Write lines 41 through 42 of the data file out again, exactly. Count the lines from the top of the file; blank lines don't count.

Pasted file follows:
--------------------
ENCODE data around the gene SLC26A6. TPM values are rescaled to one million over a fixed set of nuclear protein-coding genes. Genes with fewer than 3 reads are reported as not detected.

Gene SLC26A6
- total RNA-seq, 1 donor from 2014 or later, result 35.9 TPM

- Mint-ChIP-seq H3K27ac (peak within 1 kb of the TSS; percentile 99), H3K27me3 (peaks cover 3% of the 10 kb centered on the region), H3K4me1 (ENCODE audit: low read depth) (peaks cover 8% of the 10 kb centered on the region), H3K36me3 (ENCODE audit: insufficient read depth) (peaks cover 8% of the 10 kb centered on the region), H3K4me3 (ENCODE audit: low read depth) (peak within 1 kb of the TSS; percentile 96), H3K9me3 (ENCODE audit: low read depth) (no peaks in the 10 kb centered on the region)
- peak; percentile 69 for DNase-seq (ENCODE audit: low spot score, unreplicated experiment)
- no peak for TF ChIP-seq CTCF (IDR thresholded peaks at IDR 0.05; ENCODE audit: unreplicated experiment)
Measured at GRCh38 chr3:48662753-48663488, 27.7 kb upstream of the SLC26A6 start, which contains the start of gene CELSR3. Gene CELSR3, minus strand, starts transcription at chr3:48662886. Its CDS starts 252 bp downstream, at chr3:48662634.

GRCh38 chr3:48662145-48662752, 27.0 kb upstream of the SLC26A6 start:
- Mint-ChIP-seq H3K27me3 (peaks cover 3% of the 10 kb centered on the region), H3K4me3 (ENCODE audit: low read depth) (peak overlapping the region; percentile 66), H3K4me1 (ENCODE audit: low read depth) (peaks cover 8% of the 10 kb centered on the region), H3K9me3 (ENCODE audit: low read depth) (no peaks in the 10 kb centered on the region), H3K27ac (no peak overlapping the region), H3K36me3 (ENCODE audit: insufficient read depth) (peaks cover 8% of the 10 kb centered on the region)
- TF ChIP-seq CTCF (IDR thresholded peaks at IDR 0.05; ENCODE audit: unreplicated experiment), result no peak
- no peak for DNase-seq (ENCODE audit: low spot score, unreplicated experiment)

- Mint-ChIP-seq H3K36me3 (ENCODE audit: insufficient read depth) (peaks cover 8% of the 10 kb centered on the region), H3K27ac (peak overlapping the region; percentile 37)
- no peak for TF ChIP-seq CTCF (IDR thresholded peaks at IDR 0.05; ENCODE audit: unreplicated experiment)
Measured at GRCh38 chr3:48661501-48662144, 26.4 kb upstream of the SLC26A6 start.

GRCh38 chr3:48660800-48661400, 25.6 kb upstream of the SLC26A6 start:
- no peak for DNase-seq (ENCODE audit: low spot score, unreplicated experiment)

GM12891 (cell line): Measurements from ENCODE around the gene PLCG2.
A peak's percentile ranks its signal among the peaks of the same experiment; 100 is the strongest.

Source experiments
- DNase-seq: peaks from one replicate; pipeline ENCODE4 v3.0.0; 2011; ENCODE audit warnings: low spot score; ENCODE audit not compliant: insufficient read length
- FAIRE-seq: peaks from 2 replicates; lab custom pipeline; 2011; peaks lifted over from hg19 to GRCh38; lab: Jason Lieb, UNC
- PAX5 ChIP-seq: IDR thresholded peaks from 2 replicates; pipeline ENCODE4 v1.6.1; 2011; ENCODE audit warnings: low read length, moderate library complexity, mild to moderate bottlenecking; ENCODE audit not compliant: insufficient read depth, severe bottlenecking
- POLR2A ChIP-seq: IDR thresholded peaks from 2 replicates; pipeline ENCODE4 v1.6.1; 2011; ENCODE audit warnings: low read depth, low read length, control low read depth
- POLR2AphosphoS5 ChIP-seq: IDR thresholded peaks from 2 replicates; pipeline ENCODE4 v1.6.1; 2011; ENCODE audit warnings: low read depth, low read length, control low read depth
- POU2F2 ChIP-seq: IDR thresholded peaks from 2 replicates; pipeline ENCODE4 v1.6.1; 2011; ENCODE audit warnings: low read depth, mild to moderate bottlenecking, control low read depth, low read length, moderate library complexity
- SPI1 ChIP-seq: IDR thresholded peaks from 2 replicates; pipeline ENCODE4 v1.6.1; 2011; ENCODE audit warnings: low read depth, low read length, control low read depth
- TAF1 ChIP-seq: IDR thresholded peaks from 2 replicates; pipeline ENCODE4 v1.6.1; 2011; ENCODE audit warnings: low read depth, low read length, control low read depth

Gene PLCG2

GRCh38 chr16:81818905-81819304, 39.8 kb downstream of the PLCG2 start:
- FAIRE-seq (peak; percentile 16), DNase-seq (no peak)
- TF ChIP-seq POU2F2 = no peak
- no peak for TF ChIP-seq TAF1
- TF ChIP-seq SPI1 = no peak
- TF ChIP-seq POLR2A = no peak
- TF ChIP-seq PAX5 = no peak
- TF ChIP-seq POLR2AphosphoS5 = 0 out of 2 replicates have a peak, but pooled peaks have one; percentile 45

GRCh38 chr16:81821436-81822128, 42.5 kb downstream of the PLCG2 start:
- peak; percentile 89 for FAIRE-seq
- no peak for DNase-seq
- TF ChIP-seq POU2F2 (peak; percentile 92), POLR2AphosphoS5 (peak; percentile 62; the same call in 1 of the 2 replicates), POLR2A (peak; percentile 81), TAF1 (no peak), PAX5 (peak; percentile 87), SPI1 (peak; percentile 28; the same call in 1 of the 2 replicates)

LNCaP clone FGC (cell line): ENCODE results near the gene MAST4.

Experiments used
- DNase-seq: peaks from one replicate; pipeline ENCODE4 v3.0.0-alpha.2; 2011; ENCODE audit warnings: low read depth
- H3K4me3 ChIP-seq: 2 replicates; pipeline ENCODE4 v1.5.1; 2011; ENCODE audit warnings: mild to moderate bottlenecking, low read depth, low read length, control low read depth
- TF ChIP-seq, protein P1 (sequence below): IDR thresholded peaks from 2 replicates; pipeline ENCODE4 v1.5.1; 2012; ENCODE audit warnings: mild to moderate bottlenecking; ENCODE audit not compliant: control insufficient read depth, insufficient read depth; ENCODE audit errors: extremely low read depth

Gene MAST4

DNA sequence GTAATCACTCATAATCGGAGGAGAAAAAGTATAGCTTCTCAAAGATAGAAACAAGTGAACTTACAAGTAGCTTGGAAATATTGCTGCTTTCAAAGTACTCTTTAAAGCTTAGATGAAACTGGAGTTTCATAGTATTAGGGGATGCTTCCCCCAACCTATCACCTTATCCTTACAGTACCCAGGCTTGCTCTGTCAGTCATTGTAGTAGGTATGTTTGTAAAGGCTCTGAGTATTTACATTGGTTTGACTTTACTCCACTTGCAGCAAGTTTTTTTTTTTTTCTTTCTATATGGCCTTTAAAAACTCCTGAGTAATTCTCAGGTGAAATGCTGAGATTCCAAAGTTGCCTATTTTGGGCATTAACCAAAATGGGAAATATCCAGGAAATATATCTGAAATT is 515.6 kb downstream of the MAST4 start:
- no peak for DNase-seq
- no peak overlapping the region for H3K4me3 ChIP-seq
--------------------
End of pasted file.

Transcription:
LNCaP clone FGC (cell line): ENCODE results near the gene MAST4.

Experiments used